Enjoying the Fall is Danny's first studio production, and is the followup to his debut album, Live at the Prism Coffeehouse. The production and orchestration is much more eclectic and varied than the live album, as one might expect from a studio project, but it picks back up with the bittersweet themes right where the first one left off. In fact, the title, which is taken from the line: "C'est la la vie don't say it all, like catch the wind or enjoy the fall" encapsulates the bittersweet mood and the statement of the whole album -- that you've lost half of your life if you can't look into the eyes of sadness and fear and anger and hatred with the same compassion and awe with which you look into the eyes of beauty and love and joy and contentment.
Somewhat of a departure with this album, is that Danny takes a more political and outward look on these struggles to integrate the good and the bad of life's experiences. From God's Love of Man, a song about a gay-bashing incident, that warns the church that if they're not true to their word about love, then their whole theological framework will come crashing down, since it's based on those same tenuous words. To Sometimes a Friend, which is a sympathetic telling of a serial killer's plea to a judge, trying to explain why a death sentence might kill the man, but not touch the disease. To Columbine, which refuses to blame anyone, while also refusing to excuse anyone, for the school shooting -- just a simple acknowledgement that something ain't right. To Tennee, Mama, and Desiree, the story of finding peace and forgiveness towards those who've hurt us most -- even if that forgiveness comes in the form of a letter found by the roadside intended for someone else. This is a collection of moral takes, portrayed in a non-moralistic way. The words of a court reporter more than a judge.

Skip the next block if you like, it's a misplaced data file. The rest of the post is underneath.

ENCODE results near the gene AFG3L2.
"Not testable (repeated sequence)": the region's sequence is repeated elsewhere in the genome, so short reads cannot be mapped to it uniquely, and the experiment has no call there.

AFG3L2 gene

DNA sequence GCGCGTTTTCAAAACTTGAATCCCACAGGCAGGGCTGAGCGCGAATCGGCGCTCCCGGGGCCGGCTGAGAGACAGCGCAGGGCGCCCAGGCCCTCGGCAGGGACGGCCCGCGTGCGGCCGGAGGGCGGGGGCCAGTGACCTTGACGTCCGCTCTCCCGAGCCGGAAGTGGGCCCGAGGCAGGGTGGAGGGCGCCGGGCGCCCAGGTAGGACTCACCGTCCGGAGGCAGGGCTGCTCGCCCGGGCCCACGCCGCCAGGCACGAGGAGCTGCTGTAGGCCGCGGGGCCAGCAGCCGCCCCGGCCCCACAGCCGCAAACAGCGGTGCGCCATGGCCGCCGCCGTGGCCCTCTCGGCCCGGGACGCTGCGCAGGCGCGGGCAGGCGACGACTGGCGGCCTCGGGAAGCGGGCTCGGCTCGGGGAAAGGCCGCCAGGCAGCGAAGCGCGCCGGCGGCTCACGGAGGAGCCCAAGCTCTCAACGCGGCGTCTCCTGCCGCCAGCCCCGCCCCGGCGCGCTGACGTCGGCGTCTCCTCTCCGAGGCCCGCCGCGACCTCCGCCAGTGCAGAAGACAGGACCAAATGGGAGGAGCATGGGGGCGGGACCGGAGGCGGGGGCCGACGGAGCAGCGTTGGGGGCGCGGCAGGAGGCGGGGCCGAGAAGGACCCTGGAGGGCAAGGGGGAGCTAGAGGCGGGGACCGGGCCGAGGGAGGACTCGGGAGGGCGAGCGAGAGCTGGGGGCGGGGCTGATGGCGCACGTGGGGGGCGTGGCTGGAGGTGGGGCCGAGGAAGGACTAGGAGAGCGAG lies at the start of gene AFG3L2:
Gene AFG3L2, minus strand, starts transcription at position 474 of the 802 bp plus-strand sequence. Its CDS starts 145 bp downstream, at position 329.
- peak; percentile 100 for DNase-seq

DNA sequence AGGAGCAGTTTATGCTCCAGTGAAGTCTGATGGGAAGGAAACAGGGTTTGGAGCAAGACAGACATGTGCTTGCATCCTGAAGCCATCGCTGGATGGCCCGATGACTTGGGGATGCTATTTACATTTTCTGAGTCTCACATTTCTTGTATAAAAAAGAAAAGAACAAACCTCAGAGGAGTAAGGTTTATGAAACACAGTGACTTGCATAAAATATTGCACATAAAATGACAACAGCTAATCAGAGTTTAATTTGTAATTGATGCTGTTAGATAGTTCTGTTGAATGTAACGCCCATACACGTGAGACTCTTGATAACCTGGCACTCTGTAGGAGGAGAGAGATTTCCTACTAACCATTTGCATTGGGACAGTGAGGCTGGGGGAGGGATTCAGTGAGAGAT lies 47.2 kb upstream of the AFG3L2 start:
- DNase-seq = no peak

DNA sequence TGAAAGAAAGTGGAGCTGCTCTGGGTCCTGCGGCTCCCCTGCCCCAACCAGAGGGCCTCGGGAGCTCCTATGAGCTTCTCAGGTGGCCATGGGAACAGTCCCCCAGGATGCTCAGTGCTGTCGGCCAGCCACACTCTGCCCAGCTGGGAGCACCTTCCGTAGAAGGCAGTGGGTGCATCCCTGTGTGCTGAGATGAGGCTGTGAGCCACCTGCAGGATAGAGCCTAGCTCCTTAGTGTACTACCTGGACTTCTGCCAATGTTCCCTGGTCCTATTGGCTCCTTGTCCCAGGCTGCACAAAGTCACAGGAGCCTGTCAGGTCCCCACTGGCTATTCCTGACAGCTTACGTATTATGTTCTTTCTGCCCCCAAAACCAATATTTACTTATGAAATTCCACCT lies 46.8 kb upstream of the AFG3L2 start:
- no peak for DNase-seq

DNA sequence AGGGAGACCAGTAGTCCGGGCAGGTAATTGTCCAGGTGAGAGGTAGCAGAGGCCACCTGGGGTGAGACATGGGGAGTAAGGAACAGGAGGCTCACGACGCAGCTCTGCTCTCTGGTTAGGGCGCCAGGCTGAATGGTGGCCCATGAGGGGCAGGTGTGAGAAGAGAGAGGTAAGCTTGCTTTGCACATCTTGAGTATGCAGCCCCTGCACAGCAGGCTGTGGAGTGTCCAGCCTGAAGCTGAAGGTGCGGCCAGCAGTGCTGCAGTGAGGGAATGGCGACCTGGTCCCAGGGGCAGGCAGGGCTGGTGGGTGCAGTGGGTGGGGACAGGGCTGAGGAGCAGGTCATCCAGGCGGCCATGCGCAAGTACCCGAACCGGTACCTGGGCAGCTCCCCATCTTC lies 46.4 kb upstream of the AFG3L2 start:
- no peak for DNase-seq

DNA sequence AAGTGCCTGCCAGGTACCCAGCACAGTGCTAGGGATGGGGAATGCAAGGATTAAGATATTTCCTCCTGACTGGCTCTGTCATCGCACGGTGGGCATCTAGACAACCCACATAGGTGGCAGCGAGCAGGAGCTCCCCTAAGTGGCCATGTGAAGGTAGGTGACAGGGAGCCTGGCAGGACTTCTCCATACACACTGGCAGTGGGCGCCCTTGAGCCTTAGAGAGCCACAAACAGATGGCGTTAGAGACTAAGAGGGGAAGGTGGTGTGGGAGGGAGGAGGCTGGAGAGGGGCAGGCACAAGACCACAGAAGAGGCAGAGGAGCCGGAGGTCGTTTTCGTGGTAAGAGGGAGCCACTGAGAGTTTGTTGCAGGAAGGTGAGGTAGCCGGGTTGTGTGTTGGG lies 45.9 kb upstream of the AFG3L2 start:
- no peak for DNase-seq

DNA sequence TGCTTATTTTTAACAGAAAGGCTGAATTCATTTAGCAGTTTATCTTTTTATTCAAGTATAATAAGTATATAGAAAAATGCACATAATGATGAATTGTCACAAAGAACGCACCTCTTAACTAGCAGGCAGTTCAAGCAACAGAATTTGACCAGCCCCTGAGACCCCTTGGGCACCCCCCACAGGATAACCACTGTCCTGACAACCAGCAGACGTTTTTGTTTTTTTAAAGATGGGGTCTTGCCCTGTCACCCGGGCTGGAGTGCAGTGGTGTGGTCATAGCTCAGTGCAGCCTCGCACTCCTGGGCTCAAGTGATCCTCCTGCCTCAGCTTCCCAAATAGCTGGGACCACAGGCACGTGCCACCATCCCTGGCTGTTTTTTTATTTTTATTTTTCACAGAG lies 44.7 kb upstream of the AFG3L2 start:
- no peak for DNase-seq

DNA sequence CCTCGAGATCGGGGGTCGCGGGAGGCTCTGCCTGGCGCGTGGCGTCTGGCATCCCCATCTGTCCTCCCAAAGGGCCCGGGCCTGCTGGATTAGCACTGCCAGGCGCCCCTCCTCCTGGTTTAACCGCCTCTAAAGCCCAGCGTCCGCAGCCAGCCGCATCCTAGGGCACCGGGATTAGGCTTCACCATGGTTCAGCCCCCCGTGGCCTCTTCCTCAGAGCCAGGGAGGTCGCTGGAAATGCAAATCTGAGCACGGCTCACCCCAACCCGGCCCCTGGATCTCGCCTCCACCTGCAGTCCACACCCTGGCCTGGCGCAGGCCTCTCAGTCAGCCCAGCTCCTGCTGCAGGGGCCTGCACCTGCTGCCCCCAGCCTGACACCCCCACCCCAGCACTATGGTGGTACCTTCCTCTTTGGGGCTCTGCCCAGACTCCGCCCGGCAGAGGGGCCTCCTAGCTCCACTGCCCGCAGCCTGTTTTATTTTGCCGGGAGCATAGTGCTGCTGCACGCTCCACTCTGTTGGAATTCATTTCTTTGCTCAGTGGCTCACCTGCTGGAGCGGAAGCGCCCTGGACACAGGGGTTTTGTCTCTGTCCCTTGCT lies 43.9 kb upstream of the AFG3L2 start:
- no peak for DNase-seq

Like the first album, there are still some very personal takes on this album. Most notable is These Ain't Tynan's Blues, the song from which the album title was taken, which tells of waiting outside, feeling VERY far away, while an ex-partner is in labor, birthing her first child -- the one they'd dreamed about having together, but could never come to a stable enough place to try. Lamenting the sometimes burdensome freedom of being single.
The production style varies greatly from tune to tune on Enjoying the Fall -- from very minimalist takes of These Aint Tynan's Blues and Ten Penny Nails, to very lush thick orchestrations of Tennee, Mama, and Desiree and Drunk at the Biltmore. Joia Wood's haunting harmonies are scattered consistantly throughout the album, as are Bill Cardine's dobro lines. Other musicians who joined Danny in filling out the tunes are: Christan Hubbard on mandolin, TJ Johnson on mandolin, Paddy League on bodhran and percussion, Philip St. Ours on washboard, Zach Blatter on bass, Peter Markush on cello, Rolland Colella on fiddle, and Paul Curreri on harmonies -- each with their own impressive list of musical credentials around the Charlottesville area, and beyond. And the whole thing was produced by Danny himself, which he says: "Is what you do if you're stupid, or broke."
Well, there's a rather verbose introduction to Danny's second collection of tunes. We invite you to check them out -- listen to a few and read the lyrics. Hope you like them.